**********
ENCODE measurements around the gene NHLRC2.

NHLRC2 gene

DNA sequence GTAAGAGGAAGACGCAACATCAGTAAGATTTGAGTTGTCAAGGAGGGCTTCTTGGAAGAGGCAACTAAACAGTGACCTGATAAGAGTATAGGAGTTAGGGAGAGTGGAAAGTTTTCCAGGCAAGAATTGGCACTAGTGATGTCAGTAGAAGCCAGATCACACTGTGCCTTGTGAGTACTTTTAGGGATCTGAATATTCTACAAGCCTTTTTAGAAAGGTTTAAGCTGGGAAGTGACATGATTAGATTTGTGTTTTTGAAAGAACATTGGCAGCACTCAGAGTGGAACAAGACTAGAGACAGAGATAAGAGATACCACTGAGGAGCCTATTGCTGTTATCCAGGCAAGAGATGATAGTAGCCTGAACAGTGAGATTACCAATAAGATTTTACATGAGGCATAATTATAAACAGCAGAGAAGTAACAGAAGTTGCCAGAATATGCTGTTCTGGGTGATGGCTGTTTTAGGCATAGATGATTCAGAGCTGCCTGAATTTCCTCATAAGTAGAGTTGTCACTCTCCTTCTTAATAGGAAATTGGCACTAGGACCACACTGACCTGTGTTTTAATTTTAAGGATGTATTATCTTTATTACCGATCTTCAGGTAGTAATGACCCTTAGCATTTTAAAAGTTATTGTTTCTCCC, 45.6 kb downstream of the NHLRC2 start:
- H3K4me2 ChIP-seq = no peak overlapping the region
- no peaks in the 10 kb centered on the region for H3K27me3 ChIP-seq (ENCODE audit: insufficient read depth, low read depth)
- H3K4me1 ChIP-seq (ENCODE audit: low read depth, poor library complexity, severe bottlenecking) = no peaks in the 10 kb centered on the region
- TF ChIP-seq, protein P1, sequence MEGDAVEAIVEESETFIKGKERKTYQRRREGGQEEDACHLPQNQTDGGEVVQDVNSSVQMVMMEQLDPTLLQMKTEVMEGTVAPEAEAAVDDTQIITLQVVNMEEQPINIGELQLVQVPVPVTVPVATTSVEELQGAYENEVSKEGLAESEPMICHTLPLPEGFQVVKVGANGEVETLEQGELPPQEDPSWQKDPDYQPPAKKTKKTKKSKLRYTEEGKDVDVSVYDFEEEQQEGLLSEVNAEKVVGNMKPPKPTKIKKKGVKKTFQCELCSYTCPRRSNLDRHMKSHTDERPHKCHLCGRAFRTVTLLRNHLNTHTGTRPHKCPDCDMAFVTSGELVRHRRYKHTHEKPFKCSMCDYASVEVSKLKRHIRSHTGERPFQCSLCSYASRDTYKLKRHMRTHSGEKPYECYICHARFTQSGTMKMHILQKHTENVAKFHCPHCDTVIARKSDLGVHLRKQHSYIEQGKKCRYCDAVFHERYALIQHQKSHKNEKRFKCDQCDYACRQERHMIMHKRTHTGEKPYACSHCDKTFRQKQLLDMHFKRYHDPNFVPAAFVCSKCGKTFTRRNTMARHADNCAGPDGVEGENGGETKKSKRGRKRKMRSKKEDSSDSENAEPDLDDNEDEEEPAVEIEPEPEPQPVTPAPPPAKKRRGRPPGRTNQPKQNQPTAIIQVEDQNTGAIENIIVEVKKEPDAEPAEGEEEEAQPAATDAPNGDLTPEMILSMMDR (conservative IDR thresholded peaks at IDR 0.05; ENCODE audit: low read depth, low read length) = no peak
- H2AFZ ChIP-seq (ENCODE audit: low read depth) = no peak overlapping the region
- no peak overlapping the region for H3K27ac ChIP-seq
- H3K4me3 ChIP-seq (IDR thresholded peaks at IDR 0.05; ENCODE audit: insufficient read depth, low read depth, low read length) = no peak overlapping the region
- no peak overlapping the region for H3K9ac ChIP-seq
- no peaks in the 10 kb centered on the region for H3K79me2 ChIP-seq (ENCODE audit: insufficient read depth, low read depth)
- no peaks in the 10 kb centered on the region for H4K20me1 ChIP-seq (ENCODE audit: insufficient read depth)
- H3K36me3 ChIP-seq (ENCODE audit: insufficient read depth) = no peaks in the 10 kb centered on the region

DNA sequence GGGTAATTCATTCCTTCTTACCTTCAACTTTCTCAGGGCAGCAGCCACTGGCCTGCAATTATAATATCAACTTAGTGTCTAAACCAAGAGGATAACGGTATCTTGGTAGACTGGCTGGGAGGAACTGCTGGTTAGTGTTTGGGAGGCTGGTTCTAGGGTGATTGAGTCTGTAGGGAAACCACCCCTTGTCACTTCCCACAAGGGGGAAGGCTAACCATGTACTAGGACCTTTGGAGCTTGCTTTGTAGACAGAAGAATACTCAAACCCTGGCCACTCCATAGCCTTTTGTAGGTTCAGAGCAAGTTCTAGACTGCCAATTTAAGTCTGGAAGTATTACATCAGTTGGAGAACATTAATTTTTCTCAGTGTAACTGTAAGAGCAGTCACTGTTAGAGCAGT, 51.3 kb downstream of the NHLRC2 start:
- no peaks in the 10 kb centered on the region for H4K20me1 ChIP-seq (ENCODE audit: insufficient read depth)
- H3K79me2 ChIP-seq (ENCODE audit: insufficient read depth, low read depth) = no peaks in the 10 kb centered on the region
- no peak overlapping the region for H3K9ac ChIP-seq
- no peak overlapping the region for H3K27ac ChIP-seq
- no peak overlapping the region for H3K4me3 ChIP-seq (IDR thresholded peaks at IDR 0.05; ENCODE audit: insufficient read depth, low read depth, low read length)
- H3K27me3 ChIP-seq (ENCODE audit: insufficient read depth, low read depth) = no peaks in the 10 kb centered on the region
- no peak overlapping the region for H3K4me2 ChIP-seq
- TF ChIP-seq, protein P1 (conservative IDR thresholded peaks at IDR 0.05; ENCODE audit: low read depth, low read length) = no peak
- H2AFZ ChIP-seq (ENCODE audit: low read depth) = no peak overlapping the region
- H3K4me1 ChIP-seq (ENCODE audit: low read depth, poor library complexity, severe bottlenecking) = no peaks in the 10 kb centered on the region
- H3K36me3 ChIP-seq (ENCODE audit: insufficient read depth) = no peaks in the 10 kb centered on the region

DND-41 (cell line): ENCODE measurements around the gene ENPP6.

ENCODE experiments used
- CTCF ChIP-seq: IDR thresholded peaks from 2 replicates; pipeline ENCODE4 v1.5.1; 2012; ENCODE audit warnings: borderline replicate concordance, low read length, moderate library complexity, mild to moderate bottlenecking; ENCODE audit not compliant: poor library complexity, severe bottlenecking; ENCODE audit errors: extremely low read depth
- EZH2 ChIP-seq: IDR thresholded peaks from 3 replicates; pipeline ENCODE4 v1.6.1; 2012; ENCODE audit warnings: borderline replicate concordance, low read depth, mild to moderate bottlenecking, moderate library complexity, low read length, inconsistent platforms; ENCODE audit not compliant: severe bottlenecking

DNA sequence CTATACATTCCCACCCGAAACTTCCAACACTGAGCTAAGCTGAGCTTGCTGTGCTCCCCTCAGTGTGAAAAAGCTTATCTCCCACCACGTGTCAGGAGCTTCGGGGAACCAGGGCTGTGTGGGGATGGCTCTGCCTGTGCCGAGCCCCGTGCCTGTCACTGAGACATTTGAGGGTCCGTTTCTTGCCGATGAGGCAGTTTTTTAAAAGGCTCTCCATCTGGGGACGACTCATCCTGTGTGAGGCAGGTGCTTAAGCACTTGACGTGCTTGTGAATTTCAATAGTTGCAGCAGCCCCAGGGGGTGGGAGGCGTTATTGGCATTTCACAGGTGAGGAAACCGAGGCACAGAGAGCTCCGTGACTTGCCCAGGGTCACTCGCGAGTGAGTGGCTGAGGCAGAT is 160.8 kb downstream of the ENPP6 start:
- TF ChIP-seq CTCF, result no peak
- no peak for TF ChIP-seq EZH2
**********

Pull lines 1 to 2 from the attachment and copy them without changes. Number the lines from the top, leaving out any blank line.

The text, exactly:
ENCODE measurements around the gene NHLRC2.

NHLRC2 gene